Is Acceptance a Big Deal in Pro Locker Rooms?
Nine-year NFL veteran Rocky Boiman played in four NFL locker rooms; Pittsburgh, Kansas City, Indianapolis, and Tennessee. Last week, he told me what it was like to walk in those locker rooms.
“It was a great experience. Racially, it was very good. I was lucky. Race relations were the best I’ve ever seen. All in good humor and nature. It never got to the extreme. Maybe it helped I was on good teams that went to AFC championships.”
Boiman never saw any type of hazing while playing in the NFL. He played for Tony Dungy, Herm Edwards, Jeff Fisher, and Mike Tomlin.
“They weren’t micro-manageable, and they set a system. They signed and drafted good guys. They brought in good people and set an environment that works its self out. Fisher was not going to all any of that hazing stuff. If you’re not doing football stuff, then it was get out now. I 100% agree,” tells Boiman.
Experiences can vary as a player, and Boiman was lucky to have a great NFL experience because he had great coaches that were also great leaders.
At the same time, there are times in organizations when leadership is lacking.
In Miami, Jonathan Martin was bullied and harassed by teammates Richie Incognito, John Jerry, Mike Pouncey, and an athletic trainer. Martin was targeted with racial slurs, racially derogated language, homophobic name-calling, and improper physical touching. Martin would leave the team as a result.
In a different situation, Missouri Tigers defensive lineman and NFL prospect Michael Sam was treated as a football player, and was not judged by his sexual orientation last fall. He publicly announced he was gay in February, but his teammates in college actually found out in August. He was fortunate to have his family at Missouri accept him for who he is, and allow him to focus on football.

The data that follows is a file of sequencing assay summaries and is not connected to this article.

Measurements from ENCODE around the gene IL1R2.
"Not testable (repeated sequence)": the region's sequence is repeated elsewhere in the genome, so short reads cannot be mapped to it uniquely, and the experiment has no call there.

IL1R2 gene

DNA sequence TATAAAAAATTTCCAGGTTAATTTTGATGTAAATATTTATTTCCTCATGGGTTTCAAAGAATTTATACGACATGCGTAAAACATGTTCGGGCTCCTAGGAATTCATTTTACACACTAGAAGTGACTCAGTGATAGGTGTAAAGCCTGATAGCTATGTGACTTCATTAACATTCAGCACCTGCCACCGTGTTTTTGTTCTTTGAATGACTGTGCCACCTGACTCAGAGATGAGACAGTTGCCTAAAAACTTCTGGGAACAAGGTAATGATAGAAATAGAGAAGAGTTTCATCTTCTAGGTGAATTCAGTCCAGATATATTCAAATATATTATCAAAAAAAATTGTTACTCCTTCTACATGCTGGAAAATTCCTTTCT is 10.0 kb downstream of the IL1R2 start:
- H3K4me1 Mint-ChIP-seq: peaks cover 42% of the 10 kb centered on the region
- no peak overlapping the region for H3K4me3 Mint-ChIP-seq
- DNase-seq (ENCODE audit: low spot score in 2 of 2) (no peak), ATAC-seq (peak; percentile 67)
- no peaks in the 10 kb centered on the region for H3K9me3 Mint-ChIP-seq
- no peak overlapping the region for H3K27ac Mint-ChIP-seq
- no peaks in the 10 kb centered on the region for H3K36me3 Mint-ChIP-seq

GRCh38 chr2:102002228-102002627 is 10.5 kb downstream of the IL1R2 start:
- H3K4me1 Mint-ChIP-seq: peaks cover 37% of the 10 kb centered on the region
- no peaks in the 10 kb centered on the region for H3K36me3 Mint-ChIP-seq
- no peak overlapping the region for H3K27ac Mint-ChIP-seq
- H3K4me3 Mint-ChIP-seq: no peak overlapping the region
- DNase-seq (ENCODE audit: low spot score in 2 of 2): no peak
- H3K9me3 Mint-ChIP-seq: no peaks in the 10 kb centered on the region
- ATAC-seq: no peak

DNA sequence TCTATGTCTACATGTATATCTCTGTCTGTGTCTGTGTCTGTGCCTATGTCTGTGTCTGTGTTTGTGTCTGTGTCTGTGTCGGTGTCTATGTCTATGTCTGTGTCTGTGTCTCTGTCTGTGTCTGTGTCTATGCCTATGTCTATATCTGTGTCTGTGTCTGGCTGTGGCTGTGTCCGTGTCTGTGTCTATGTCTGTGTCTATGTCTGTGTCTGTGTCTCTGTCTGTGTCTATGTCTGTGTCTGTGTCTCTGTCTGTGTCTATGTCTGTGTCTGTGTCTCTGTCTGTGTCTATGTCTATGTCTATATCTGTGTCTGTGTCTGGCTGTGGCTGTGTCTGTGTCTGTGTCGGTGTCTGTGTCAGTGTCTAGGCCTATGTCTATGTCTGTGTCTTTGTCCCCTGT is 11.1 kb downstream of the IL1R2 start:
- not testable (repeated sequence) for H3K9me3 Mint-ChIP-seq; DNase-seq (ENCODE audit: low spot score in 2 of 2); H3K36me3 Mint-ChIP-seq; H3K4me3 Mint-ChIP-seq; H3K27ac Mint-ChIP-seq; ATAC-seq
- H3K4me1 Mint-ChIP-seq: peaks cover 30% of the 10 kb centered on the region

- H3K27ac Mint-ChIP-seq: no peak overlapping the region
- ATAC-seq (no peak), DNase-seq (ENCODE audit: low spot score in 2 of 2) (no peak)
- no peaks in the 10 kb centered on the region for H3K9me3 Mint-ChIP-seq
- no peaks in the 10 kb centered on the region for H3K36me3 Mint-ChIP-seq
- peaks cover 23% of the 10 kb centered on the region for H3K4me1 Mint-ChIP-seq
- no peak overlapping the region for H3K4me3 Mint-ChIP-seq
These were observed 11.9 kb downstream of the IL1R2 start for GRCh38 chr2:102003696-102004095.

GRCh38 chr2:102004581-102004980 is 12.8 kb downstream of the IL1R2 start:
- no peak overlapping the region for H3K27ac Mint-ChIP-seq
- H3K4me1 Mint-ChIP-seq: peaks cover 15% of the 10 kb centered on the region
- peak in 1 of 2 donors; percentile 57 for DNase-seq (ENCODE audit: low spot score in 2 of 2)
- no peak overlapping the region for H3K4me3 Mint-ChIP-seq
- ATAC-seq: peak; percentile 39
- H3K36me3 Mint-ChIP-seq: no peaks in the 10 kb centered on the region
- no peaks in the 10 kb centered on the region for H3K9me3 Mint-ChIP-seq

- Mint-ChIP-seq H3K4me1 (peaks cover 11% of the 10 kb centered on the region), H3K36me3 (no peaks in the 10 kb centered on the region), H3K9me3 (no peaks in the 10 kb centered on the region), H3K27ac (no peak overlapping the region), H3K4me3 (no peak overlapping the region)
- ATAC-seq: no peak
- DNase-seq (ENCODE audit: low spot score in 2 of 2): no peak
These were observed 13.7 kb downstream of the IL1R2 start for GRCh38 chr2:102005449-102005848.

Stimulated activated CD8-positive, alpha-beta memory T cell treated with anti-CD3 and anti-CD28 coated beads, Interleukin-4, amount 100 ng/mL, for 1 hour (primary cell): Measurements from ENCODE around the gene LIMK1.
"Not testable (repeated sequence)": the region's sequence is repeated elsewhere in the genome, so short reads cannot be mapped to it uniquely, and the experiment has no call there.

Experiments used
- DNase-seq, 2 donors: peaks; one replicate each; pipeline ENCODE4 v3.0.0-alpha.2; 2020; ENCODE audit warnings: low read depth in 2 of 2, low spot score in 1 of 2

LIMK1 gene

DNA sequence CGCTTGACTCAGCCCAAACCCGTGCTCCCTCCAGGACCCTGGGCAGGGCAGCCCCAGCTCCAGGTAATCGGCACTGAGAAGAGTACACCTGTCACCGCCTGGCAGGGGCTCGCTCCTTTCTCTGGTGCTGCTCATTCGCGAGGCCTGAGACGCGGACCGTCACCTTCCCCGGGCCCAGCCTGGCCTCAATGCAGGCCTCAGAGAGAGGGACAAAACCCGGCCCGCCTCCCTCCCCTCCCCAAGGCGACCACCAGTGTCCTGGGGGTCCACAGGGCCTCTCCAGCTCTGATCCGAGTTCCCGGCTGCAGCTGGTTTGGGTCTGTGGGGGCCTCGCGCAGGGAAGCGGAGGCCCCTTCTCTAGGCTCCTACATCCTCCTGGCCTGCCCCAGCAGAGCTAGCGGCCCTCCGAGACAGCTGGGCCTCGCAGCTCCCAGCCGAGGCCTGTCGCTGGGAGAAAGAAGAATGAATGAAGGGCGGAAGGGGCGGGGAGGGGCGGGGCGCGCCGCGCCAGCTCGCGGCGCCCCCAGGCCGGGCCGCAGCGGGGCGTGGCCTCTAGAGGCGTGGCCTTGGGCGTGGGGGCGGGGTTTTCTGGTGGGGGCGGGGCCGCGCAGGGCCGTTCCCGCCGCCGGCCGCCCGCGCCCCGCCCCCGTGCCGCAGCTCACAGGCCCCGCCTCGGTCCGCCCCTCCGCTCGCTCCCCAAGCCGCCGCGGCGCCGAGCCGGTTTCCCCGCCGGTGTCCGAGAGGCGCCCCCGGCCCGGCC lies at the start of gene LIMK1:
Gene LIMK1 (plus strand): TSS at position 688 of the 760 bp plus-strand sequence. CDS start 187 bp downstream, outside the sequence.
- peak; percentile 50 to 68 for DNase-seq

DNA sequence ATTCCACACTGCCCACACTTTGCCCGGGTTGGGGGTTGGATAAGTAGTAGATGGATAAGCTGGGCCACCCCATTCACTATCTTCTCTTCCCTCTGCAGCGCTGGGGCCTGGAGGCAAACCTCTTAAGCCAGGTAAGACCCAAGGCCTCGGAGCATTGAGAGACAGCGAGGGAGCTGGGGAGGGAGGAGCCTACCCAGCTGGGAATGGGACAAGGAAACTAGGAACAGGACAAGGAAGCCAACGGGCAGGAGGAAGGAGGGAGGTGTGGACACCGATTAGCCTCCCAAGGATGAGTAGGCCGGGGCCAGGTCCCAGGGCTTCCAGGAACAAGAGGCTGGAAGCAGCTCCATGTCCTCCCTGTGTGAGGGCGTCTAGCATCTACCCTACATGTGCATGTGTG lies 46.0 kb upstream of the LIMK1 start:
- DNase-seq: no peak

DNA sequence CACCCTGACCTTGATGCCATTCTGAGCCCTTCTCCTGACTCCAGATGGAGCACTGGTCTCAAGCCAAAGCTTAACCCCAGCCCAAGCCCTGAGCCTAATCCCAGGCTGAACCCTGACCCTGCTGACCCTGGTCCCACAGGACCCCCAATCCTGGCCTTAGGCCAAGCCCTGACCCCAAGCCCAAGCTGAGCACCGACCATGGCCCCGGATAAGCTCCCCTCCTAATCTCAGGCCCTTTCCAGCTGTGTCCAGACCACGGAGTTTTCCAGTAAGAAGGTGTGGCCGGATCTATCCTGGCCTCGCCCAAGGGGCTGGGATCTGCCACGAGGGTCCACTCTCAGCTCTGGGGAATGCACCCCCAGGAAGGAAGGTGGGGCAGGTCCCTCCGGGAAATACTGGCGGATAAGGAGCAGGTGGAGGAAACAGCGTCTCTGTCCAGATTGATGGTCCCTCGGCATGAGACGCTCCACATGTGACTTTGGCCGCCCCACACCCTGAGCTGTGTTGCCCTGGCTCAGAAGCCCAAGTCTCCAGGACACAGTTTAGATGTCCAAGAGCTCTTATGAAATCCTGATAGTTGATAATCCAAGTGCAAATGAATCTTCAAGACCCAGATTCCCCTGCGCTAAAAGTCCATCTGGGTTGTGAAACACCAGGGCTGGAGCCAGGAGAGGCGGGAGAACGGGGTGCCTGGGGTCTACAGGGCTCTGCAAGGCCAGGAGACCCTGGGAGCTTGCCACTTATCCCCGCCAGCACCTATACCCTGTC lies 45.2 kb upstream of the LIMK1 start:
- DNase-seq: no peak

Sam could become the NFL’s first openly gay player, and he has still has big hurdles to climb. NFL players will have to learn to respect Sam, and he will have to have tough skin.
While there wasn’t a good locker room presence in Miami for Martin, and Sam was blessed by his Missouri teammates and coaches, I believe for both of these guys, acceptance was huge. Both common in sports, and in life.
For me, I have never been the most athletic guy. I played soccer and basketball growing up in elementary and middle school. Middle school basketball provided a memorable memory for me. I was in the eighth grade when I was on the ‘B’ team. I didn’t score any points all year, but in the last game when I got the ball, fans cheered for me to shoot the ball. Sometimes, I’d get nervous, and pass the ball. Finally in the fourth quarter, I had a wide open jumper. I nailed it. Everyone cheered my name. It was pretty cool.
When I got to high school, I went to basketball tryouts. I was cut my freshman year because I wasn’t one of the biggest players. However, even though I wanted to play basketball, I didn’t let it hold me back. I remembered the positive memories sports gave me, and took advantage of opportunities that led to my passion for sports journalism. Now, I have a few jobs in sports. I love recognizing athletes, and giving honor where it’s due. I’ve found my acceptance by highlighting others talents and abilities.
I wanted to be an athlete, but I had different talents. Everybody does. As a society, in sports, and life, respect and encourage each other whether are an athlete, non-athlete, African-American, White, straight, gay, or have a disability.